Titans Confident in Unproven Backup Quarterback

Mike Hogan

The value of a viable backup quarterback is too often overlooked across the NFL.

The Tennessee Titans, however, have learned the importance of having a good No. 2 in more ways than one over the past few seasons.

In 2018, they had Blaine Gabbert behind Marcus Mariota. Gabbert started three games (he played in eight total) when injuries sidelined Mariota and threw four touchdowns with four interceptions while completing roughly 60 percent of his passes. In a win-or-go-home Week 17 game against Indianapolis, Gabbert didn't get the job done.

In 2019, Tennessee brought in Ryan Tannehill to back up Mariota. Named the starter after Week 6, he led the Titans to seven wins in 10 games en route to the AFC Championship while having a career season. Tannehill earned himself the starting job and a pay day.

This year is different. Both Gabbert and Tannehill had previous starting experience. Gabbert with a handful of teams (Jacksonville, San Francisco and Arizona), and Tannehill spent the entirety of his first six NFL seasons as the Miami Dolphins starter.

The Titans’ presumed No. 2 option this year, Logan Woodside, has not played in a regular season game.

Yet coaches and teammates have faith in the 25-year-old out of Toledo, who the Cincinnati Bengals selected in the seventh round of the 2018 NFL Draft.

The Titans have an idea of what Woodside brings to the table already after watching him perform in the preseason last summer. As training camp opens, they take comfort in a familiar face at an important position.

“He’s got a command on the offense, and to get on the field and give you a better evaluation of templates,” second-year offensive coordinator Arthur Smith said. “So far, we’re extremely happy with what he's done, and everything we threw at him, he's handled.”

Woodside played in all four of Tennessee’s preseason contests in 2019. He completed more than 70 percent of his throws for 539 yards and two touchdowns.

His best performance came when he played from start to finish in the preseason finale against the Chicago Bears. In the 19-15 victory, Woodside completed 17 of 24 passes for 212 yards and two touchdowns. He finished the game with a 104.4 passer rating.

“Certainly, we like (Woodside’s) arm strength and believe in what he's done, pleased with what he did last year in the preseason,” Smith said. “Thought he did a nice job. Logan's got a good arm. He's accurate. He’s decisive.”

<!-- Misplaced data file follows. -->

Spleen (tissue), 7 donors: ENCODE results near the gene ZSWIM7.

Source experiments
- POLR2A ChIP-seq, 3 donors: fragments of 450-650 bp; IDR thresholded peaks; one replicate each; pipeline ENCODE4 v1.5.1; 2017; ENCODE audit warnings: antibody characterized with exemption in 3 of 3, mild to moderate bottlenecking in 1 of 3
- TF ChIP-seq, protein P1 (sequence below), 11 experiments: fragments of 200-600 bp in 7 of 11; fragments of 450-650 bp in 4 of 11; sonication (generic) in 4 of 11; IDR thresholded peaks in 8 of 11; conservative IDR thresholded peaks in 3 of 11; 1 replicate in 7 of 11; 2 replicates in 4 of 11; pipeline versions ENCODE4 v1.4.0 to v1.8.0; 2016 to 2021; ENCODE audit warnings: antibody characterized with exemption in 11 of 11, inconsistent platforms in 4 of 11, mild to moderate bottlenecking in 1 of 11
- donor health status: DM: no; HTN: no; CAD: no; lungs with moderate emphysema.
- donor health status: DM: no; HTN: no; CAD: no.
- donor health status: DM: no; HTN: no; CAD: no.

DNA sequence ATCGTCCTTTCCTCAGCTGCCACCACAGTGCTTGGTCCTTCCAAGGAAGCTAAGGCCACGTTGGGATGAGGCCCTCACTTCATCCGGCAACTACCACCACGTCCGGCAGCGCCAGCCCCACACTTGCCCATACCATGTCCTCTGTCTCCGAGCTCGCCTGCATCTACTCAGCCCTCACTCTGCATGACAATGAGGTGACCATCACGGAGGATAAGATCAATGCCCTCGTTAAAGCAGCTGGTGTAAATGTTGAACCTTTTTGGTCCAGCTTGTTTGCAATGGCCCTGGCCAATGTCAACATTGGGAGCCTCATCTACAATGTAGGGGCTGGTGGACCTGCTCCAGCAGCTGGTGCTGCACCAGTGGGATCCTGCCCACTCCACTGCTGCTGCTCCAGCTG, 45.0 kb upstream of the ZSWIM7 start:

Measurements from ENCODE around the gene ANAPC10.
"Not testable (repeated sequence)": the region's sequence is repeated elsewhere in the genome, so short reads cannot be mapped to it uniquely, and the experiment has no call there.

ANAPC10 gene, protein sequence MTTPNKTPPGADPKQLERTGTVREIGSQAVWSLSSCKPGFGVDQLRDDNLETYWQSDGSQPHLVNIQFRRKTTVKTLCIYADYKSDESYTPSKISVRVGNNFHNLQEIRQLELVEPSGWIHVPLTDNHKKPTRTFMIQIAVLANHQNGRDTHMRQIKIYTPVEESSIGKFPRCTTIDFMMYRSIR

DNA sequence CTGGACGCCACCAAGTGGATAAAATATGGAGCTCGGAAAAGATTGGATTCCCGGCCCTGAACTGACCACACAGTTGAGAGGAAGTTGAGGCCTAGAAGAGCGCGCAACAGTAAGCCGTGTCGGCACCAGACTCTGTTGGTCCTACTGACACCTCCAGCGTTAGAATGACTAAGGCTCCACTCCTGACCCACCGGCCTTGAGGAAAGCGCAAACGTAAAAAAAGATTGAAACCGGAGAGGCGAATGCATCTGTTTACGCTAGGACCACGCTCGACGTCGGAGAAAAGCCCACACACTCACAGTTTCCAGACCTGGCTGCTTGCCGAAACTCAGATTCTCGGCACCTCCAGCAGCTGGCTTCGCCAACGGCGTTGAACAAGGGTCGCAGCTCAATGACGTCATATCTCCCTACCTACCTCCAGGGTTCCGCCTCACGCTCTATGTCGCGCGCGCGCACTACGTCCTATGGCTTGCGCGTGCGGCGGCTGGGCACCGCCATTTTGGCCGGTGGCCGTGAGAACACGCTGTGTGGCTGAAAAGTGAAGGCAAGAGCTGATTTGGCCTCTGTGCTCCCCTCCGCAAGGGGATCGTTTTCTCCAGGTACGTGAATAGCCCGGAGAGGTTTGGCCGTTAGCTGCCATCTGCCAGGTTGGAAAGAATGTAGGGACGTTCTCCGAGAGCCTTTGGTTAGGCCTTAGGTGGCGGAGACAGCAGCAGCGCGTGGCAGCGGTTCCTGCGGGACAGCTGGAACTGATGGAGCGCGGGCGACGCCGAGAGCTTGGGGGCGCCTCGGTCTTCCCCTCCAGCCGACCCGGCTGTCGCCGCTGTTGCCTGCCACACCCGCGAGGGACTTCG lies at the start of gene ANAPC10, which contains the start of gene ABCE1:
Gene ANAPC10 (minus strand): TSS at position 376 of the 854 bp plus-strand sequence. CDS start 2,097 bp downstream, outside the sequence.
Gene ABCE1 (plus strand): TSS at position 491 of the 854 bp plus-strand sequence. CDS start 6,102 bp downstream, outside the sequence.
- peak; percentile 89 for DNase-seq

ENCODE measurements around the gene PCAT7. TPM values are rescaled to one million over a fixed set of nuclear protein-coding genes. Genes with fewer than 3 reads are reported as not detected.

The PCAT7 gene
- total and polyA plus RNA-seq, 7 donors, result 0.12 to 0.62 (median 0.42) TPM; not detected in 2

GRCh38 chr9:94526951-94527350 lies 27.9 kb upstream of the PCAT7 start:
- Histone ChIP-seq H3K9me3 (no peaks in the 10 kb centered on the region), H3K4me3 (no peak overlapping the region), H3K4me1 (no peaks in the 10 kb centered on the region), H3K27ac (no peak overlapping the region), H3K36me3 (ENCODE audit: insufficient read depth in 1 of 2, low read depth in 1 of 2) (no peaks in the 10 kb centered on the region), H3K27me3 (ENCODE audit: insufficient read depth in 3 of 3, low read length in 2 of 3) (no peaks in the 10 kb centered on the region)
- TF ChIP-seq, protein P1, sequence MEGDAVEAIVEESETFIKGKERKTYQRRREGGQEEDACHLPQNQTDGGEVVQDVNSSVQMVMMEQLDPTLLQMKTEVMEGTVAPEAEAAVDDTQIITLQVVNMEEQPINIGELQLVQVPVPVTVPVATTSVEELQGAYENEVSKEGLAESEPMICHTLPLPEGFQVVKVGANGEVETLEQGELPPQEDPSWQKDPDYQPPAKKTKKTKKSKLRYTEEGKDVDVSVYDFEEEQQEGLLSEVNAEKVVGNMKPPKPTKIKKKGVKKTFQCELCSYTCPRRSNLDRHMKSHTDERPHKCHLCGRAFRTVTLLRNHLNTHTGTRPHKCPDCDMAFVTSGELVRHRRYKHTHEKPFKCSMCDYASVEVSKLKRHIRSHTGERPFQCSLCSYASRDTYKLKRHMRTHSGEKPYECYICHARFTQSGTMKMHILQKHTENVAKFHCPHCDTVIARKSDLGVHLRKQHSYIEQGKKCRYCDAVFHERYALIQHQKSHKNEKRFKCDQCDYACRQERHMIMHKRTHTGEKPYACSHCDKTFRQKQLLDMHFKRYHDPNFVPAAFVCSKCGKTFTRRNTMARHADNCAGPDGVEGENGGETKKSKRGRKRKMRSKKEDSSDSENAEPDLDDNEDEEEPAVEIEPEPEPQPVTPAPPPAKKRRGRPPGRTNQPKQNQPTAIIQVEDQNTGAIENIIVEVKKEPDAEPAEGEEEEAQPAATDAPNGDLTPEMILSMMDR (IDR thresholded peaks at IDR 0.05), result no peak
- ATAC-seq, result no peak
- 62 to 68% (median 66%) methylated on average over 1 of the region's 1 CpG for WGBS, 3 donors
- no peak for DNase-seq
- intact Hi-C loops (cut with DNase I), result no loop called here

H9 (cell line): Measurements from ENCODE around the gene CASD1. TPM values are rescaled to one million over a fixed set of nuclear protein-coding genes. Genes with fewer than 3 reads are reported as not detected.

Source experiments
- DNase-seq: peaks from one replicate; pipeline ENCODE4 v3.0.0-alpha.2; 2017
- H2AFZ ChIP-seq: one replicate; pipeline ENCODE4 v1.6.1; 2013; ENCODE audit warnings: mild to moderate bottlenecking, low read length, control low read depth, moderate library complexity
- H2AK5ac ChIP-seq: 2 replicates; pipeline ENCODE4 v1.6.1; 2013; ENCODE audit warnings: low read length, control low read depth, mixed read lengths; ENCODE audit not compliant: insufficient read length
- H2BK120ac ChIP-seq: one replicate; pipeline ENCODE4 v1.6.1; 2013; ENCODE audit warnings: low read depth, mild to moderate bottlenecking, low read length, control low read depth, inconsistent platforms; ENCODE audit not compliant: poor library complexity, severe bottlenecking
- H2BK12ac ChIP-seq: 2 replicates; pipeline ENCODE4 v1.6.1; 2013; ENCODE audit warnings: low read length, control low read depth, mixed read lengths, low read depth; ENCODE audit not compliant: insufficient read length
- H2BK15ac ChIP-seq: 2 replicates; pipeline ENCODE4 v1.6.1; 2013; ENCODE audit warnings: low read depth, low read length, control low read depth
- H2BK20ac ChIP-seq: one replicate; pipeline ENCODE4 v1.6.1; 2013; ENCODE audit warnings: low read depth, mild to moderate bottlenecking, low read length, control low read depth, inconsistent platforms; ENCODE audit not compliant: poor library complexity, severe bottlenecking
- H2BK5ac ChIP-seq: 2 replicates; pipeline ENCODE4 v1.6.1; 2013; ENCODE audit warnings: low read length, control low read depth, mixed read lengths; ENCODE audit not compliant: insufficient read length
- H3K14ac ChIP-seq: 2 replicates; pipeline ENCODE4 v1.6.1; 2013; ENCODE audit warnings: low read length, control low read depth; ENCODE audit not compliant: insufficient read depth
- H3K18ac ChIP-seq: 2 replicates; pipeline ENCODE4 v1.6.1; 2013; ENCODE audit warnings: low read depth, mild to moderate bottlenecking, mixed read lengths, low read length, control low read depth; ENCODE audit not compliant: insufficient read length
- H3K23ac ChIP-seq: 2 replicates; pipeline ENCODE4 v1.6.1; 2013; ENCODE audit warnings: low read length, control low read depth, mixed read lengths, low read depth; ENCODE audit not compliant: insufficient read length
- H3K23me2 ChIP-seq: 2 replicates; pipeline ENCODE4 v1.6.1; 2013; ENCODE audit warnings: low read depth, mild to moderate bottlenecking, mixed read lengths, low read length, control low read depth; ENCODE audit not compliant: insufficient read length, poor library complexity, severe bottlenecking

The Titans kept Woodside on their practice squad last season, but an arm injury landed him on the injured reserve list all of the regular season.

While the setback could have stunted his growth, Woodside found other ways to improve. Most of that was attention to the mental and visual aspects of his game.

“From a mental standpoint, just seeing a lot of tape, going through a whole year of game planning for other opponents, that was really big for me,” he said during a video press conference last week. “Going on the road, being in that environment, even though it wasn't playing, just being in that type of environment here and what was going on.”

And watching Tannehill, he said, helped him most.

“What time he gets in the building every day, how he takes care of his body, in the meetings he's also really very detailed in the routes and the plays that we have,” he said. “Just try to adapt and just kind of learn from him and that standpoint of, when to ask questions and it's OK to ask questions.”

Tannehill, who said he takes responsibility in helping young quarterbacks, noticed how much Woodside was able to gain from their relationship last season.

“He was here last year. He saw the way I prepared. We spend a lot of time together going through film study, going through how it works in practice, what we're working through, what we're working on, why we're working on things,” Tannehill said. “He's very inquisitive. Last year, asked a lot of great questions and I feel like grew a lot, even though he wasn't out there practicing with us since he was on IR. Really he wasn't on the field, but I felt like he really got a lot out of last year and so far he's carrying that into 2020.”

While Woodside is the early favorite to win the No. 2 job behind Tannehill, he will have some competition in rookie Cole McDonald, who the Titans have also been optimistic about this offseason.

Woodside, however, is no stranger to going the extra mile to obtain his goals. In high school, he said, he had to transfer schools because he couldn’t be a quarterback. At Toledo, he was benched twice and had to take a redshirt in his third year (2015) due to injury.

“I just kind of go off of the life experiences that I've had and wouldn't trade it for the world,” Woodside said. “It’s definitely helped put me in the position that I am today and just continue to work and ignore the outside noise and good things will happen.”

If history repeats itself, Woodside knows “something is going to be better on the other side.”

This time, he hopes that it’s an extended stay in the NFL with the team that appears to be giving him his biggest opportunity yet.

“The only thing I can do is control what I can control and give it everything I’ve got,” Woodside said. “This whole offseason was tough not being in the building, but in the back of my mind I knew that the Titans were counting on me, and I definitely didn't want to let them down because of the great opportunities that they've given me for sure.”

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